Drones better than CFT at bankrupting Taliban

December 30, 2012

How do you freeze assets of a terrorist organization that never relied heavily on the formal banking system?  That’s quite a challenge, and conventional methods of combating the financing of terrorism (CFT) have proved to be poorly suited to the primitive, low-tech nature of the Taliban’s treasury.

This article from the Hindustan Times (h/t to Jeff at Counter Jihad Knights) illustrates the difficulty of slowing down the Pakistani Taliban, a.k.a. Tehrik-e-Taliban (TTP), by intercepting its financial systems.  It appears as though good old-fashioned bomb dropping is working better at keeping the TTP leaderless and listless, although we still have an awfully long way to go:

Pakistan Taliban’s new jihad

The Tehreek-e-Taliban Pakistan (TTP), sometimes called the Pakistan Taliban, is gaining new ground or is on its last legs, depending on who you talk to. Pakistan’s interior minister Rehman Malik insists that the TTP is “on the verge of collapse” given that its channel of funding is effectively being choked by the government.

“They earned most of their money from bank robberies and kidnappings, and we have contained those,” maintains Malik. He says that funding from abroad has also been checked. Some prominent and not so prominent money changers who facilitated these transfers are now behind bars.

Most observers think otherwise. Recent attacks by the Taliban have become more brazen, like the attack on the Peshawar airport over the weekend and also the attack on schoolgirl Malala Yousafzai earlier this year.

This suggests that the TTP are becoming more active and diversifying their targets. The closure of their traditional funding channels has not meant the organisation is running on empty, say analysts. What has instead happened is that the organisation seems to be branching out —  pushing its allied outfits to enter the political mainstream on the one hand and looking for new sources of funding on the other.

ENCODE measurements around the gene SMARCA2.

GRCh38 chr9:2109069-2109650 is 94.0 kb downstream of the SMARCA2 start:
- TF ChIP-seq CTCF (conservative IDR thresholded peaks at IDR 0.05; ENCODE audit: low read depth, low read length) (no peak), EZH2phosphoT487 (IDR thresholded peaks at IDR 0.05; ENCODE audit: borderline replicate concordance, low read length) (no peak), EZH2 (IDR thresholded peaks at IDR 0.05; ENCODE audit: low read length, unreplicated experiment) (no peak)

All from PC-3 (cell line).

At a superficial level, the change in tactics as well as the military reverses the TTP has suffered may suggest the outfit is weakening. “Their leadership is being consistently and accurately eliminated by drone attacks,” says Khadim Hussain, who heads a local think tank in Islamabad. Hussain says that the deaths of its key members have meant the TTP is gradually becoming directionless.

With this, the cutting of regular supplies of funds has also been cited as a factor weakening the TTP. The government has also set up local committees to counter the might of the militants in the tribal areas and this has had mixed results.

But the evidence is more suggestive of a TTP that is moving into new areas of operations rather than one that is weakening.  Analysts say that not only has the TTP proliferated but also come into the cities. “The TTP is very much present in Karachi where it is now taking protection money from areas which it controls,” alleges Shahi Syed, the Karachi president of the Awami National Party (ANP). The ANP and the TTP seem now to be at loggerheads in Pakistan’s largest city — the ANP says that over 70 of its activists have been assassinated this year as a result of turf wars with the TTP…

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